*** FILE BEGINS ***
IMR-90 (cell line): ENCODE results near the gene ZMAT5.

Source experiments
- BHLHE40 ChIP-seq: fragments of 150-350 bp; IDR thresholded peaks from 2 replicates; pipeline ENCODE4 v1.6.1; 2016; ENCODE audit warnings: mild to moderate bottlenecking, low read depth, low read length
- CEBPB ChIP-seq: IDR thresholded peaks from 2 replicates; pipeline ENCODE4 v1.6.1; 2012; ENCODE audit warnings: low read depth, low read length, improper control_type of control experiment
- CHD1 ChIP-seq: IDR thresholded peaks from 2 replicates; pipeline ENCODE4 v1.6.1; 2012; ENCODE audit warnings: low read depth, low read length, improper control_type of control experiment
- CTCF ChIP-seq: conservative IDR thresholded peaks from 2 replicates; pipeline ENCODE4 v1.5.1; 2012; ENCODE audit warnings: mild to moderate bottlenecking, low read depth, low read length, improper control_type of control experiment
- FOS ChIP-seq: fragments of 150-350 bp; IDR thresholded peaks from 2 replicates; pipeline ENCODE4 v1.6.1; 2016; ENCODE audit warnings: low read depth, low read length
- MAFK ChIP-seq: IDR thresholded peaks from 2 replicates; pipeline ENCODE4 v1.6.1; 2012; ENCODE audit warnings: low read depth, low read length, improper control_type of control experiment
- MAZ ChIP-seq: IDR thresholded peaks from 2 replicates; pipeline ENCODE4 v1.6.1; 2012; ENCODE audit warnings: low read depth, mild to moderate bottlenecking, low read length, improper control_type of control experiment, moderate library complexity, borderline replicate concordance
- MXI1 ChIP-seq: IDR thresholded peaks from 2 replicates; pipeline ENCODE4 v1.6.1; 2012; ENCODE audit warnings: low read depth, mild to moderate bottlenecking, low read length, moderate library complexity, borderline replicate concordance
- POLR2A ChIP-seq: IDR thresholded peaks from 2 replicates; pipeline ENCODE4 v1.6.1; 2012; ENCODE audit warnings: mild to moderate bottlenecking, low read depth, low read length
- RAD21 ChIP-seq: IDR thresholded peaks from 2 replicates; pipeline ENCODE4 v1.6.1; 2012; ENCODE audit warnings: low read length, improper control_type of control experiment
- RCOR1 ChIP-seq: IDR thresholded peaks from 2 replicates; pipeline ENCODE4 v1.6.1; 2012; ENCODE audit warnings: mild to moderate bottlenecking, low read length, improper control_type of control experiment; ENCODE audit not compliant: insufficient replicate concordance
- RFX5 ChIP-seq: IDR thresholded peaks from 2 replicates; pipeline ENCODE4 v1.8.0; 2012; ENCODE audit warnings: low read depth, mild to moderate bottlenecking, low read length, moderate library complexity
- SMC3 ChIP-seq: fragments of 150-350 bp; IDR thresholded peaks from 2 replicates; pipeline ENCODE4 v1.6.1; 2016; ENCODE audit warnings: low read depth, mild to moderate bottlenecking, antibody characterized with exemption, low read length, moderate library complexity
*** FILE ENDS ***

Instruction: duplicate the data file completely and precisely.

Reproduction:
IMR-90 (cell line): ENCODE results near the gene ZMAT5.

Source experiments
- BHLHE40 ChIP-seq: fragments of 150-350 bp; IDR thresholded peaks from 2 replicates; pipeline ENCODE4 v1.6.1; 2016; ENCODE audit warnings: mild to moderate bottlenecking, low read depth, low read length
- CEBPB ChIP-seq: IDR thresholded peaks from 2 replicates; pipeline ENCODE4 v1.6.1; 2012; ENCODE audit warnings: low read depth, low read length, improper control_type of control experiment
- CHD1 ChIP-seq: IDR thresholded peaks from 2 replicates; pipeline ENCODE4 v1.6.1; 2012; ENCODE audit warnings: low read depth, low read length, improper control_type of control experiment
- CTCF ChIP-seq: conservative IDR thresholded peaks from 2 replicates; pipeline ENCODE4 v1.5.1; 2012; ENCODE audit warnings: mild to moderate bottlenecking, low read depth, low read length, improper control_type of control experiment
- FOS ChIP-seq: fragments of 150-350 bp; IDR thresholded peaks from 2 replicates; pipeline ENCODE4 v1.6.1; 2016; ENCODE audit warnings: low read depth, low read length
- MAFK ChIP-seq: IDR thresholded peaks from 2 replicates; pipeline ENCODE4 v1.6.1; 2012; ENCODE audit warnings: low read depth, low read length, improper control_type of control experiment
- MAZ ChIP-seq: IDR thresholded peaks from 2 replicates; pipeline ENCODE4 v1.6.1; 2012; ENCODE audit warnings: low read depth, mild to moderate bottlenecking, low read length, improper control_type of control experiment, moderate library complexity, borderline replicate concordance
- MXI1 ChIP-seq: IDR thresholded peaks from 2 replicates; pipeline ENCODE4 v1.6.1; 2012; ENCODE audit warnings: low read depth, mild to moderate bottlenecking, low read length, moderate library complexity, borderline replicate concordance
- POLR2A ChIP-seq: IDR thresholded peaks from 2 replicates; pipeline ENCODE4 v1.6.1; 2012; ENCODE audit warnings: mild to moderate bottlenecking, low read depth, low read length
- RAD21 ChIP-seq: IDR thresholded peaks from 2 replicates; pipeline ENCODE4 v1.6.1; 2012; ENCODE audit warnings: low read length, improper control_type of control experiment
- RCOR1 ChIP-seq: IDR thresholded peaks from 2 replicates; pipeline ENCODE4 v1.6.1; 2012; ENCODE audit warnings: mild to moderate bottlenecking, low read length, improper control_type of control experiment; ENCODE audit not compliant: insufficient replicate concordance
- RFX5 ChIP-seq: IDR thresholded peaks from 2 replicates; pipeline ENCODE4 v1.8.0; 2012; ENCODE audit warnings: low read depth, mild to moderate bottlenecking, low read length, moderate library complexity
- SMC3 ChIP-seq: fragments of 150-350 bp; IDR thresholded peaks from 2 replicates; pipeline ENCODE4 v1.6.1; 2016; ENCODE audit warnings: low read depth, mild to moderate bottlenecking, antibody characterized with exemption, low read length, moderate library complexity